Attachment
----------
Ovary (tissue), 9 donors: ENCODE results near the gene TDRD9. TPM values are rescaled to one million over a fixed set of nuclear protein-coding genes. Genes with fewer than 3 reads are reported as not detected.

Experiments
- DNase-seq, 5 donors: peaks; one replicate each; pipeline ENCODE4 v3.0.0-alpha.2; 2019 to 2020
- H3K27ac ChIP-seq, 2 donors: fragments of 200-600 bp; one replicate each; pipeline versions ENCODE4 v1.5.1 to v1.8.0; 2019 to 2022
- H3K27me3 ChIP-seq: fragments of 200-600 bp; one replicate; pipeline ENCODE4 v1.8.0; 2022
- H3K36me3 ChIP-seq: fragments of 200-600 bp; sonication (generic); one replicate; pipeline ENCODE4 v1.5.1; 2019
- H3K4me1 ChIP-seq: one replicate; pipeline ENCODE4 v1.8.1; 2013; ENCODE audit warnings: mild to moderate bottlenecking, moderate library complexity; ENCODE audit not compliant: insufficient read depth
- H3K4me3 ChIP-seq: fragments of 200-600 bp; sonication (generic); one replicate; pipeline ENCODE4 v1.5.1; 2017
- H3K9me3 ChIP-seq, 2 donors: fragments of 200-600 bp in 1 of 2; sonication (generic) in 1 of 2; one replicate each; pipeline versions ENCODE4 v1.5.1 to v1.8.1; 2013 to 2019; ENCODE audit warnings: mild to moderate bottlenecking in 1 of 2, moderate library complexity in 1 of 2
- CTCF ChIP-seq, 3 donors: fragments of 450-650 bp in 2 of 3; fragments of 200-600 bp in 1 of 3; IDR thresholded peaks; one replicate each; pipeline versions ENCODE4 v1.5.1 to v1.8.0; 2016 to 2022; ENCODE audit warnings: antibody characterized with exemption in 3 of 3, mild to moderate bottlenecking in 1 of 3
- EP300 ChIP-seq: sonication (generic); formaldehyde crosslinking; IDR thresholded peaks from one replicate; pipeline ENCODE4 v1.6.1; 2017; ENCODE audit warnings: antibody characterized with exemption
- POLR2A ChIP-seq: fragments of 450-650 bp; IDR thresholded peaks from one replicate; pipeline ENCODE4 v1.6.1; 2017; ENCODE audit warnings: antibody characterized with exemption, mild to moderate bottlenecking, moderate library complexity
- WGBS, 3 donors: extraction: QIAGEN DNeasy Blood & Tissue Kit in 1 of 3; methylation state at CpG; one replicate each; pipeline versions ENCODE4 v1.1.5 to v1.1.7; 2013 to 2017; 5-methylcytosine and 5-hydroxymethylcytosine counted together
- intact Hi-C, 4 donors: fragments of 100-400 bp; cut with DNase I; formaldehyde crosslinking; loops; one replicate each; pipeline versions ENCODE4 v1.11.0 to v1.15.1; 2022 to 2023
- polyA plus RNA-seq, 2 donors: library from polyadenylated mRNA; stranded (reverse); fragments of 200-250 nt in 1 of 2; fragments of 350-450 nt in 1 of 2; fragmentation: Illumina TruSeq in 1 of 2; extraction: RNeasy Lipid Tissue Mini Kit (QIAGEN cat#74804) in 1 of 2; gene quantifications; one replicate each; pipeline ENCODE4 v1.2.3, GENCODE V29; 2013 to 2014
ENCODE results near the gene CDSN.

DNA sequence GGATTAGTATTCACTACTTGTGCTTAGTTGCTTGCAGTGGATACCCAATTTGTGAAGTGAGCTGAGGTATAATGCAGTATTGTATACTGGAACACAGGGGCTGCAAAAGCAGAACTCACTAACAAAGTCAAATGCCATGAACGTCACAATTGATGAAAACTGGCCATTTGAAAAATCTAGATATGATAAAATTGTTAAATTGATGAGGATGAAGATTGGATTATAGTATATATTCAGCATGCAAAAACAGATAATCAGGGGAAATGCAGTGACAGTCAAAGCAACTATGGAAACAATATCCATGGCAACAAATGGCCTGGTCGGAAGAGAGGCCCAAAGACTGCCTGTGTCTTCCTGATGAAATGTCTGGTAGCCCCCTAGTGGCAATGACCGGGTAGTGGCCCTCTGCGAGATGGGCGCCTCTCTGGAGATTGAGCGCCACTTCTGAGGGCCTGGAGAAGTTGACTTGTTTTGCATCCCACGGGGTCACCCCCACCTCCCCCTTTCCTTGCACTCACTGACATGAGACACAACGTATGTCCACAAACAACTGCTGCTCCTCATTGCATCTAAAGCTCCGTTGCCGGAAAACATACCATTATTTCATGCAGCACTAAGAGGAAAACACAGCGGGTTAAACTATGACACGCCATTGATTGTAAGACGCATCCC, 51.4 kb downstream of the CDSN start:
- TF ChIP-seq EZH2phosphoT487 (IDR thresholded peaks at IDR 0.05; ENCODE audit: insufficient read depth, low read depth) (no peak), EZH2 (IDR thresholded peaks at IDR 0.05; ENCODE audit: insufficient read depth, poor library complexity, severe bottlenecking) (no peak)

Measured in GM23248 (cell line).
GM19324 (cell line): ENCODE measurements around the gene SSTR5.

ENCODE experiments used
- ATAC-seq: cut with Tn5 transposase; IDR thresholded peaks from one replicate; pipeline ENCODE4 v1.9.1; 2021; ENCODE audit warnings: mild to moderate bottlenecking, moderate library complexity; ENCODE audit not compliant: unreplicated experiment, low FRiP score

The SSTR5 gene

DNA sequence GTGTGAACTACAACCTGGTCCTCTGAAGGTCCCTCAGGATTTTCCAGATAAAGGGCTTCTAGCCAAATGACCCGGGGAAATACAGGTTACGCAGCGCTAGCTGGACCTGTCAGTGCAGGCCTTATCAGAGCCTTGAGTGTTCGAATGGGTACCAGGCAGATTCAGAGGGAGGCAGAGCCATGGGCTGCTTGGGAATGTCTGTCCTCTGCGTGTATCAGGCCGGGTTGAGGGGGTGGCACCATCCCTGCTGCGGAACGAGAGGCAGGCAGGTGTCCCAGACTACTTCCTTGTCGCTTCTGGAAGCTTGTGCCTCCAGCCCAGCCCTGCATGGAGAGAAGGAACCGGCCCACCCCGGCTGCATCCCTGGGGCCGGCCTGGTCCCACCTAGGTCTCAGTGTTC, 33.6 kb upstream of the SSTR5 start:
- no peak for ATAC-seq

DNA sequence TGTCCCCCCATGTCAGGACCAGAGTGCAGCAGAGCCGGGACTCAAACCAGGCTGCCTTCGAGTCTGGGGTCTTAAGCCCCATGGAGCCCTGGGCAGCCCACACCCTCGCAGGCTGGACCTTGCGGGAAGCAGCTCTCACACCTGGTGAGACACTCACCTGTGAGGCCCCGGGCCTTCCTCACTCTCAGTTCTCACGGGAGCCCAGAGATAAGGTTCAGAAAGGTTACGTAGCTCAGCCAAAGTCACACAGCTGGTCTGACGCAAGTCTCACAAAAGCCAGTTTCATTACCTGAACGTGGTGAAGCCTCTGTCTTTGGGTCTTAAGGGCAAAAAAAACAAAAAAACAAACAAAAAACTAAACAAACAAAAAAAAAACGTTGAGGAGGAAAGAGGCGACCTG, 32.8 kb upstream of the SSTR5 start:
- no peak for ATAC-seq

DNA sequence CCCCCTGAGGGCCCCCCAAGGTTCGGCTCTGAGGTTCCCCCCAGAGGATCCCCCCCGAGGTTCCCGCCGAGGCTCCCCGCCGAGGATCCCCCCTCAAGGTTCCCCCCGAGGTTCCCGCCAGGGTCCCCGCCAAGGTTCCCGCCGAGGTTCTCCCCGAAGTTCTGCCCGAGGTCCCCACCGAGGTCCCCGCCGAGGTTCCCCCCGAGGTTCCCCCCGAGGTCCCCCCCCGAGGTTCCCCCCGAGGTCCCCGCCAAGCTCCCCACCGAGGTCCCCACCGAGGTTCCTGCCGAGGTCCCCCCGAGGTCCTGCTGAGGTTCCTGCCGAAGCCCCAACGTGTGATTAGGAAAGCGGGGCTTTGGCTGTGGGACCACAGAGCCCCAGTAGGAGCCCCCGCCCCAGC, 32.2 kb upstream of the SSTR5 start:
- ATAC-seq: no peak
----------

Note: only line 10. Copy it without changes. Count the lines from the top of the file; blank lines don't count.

- CTCF ChIP-seq, 3 donors: fragments of 450-650 bp in 2 of 3; fragments of 200-600 bp in 1 of 3; IDR thresholded peaks; one replicate each; pipeline versions ENCODE4 v1.5.1 to v1.8.0; 2016 to 2022; ENCODE audit warnings: antibody characterized with exemption in 3 of 3, mild to moderate bottlenecking in 1 of 3